Bioluminescent Phytoplankton in the Persian Gulf and Orion Overhead

January 30, 2019

Biolum_MSH_0581-Pano-1 (1)

Photographer: Mohammad Sadegh Hayati 
Summary Authors: Mohammad Sadegh Hayati; Jim Foster

As shown above, the shoreline of the Persian Gulf is aglow in blue light caused by bioluminescence, while overhead the night sky is ablaze in starlight from the winter constellations of Orion and Canis Major. This photo was taken from the Hormozgan province in southeastern, Iran shortly after nightfall on December 19, 2018 -- the camera is facing east. Bioluminescence results when swarms of dinoflagellates (marine plankton) are distressed by breaking waves, ship wakes or perhaps schools of fish. It's believed that the electric blue light acts to lure prey but also may be a warning to would-be predators.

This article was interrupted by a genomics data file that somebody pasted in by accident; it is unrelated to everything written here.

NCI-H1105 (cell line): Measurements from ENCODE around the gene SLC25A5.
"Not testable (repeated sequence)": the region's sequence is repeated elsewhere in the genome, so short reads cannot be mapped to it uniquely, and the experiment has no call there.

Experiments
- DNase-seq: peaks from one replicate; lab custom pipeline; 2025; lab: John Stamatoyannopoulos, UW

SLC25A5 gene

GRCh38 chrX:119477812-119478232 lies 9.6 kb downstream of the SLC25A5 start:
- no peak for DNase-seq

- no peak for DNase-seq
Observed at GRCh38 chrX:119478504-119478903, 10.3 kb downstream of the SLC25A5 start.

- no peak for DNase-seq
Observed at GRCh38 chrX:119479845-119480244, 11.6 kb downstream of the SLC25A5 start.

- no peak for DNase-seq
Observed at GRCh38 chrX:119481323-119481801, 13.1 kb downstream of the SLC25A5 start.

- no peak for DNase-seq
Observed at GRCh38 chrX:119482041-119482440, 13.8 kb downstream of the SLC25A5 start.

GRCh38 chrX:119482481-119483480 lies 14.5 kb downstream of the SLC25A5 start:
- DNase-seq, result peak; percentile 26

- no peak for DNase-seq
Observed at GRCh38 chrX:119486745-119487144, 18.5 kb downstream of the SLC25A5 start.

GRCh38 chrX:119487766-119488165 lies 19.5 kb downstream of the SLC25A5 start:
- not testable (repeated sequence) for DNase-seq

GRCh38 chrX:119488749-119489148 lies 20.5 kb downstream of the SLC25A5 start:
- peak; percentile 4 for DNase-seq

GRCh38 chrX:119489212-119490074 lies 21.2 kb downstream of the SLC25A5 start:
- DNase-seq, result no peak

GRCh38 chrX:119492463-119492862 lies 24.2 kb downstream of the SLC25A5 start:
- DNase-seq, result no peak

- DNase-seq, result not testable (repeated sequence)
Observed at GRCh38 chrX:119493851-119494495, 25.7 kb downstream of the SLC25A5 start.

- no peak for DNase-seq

Note that the bright star at bottom center is Sirius; not only the brightest star in Canis Major but the brightest star in the entire night sky. The glow on the horizon is due to light pollution from city lights.

Photo Details: Camera: NIKON D750; Software: Adobe Photoshop CC 2017 (Windows); Exposure Time: 15.000s; Aperture: ƒ/2.8; ISO equivalent: 10000; Focal Length (35mm): 24; Lens: 24.0-85.0 mm f/2.8-4.0.